• 1993 — Exchange-traded funds arrived

Now, you name it, it can be securitised. A plethora of other investment formats, options, futures, CMOs, CDOs, swaps, volatility indices, etc, continue to this day.

Everything digital increased trading volumes in the US, which today is estimated at 40 billion daily.

Democratic and localised Underlying such modernisation of activity is the continued explosive technology evolution. Plus, everyone had a chance to participate in capital markets on their own time, in their own home without even the intervention of a human face, except for the bleary-eyed one (still in pyjamas) reflected back at you from the light of your computer monitor.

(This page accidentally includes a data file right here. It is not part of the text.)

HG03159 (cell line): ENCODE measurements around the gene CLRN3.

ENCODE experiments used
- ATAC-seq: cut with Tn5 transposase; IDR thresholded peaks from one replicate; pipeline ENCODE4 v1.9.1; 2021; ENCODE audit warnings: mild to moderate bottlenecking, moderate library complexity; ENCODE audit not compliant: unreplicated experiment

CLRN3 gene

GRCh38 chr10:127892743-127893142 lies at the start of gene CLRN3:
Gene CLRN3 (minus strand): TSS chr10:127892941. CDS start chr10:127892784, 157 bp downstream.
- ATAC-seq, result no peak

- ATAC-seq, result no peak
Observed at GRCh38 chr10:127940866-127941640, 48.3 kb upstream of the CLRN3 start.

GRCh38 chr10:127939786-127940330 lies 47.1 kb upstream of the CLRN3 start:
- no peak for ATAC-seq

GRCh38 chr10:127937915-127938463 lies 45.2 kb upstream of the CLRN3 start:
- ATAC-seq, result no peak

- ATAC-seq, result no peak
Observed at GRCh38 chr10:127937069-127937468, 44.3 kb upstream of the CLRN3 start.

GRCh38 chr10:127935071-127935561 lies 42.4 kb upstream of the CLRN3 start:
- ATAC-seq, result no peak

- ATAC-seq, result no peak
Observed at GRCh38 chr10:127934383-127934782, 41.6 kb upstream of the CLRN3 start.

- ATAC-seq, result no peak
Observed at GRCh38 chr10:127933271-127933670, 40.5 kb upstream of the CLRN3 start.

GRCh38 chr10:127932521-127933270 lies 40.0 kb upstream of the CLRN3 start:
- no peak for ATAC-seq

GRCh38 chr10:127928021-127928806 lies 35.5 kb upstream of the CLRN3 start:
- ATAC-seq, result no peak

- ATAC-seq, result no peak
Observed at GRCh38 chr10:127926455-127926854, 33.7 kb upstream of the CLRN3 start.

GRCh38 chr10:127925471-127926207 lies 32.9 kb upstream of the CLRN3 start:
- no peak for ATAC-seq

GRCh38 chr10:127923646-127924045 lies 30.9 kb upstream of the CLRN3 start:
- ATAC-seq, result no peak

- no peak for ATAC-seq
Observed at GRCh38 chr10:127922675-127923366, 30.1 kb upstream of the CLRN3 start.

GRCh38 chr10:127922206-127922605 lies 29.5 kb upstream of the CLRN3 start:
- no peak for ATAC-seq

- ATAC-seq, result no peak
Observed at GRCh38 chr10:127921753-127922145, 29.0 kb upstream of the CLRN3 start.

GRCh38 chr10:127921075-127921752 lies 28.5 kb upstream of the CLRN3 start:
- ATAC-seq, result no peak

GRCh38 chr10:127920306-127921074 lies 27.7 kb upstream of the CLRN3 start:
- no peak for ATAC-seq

Investment activity signals proliferate

Money movements are indisputable indicators in all sorts of directions, not just security exchanges and indices, but just about everything in commerce is digitalised and trackable, from consumer habits and preferences, to crop growth patterns/profitability, economic patterns, risk and volatility, and more.

The capability of artificial intelligence, coded by mathematical-genius humans, to analyse the patterns in the movement of money is incalculable. And it is so very important, because signals tracked in real-time, form the basis of protectionist or expansive strategies, assisting security analysts, portfolio managers, etc, to efficiently employ investment policy actions.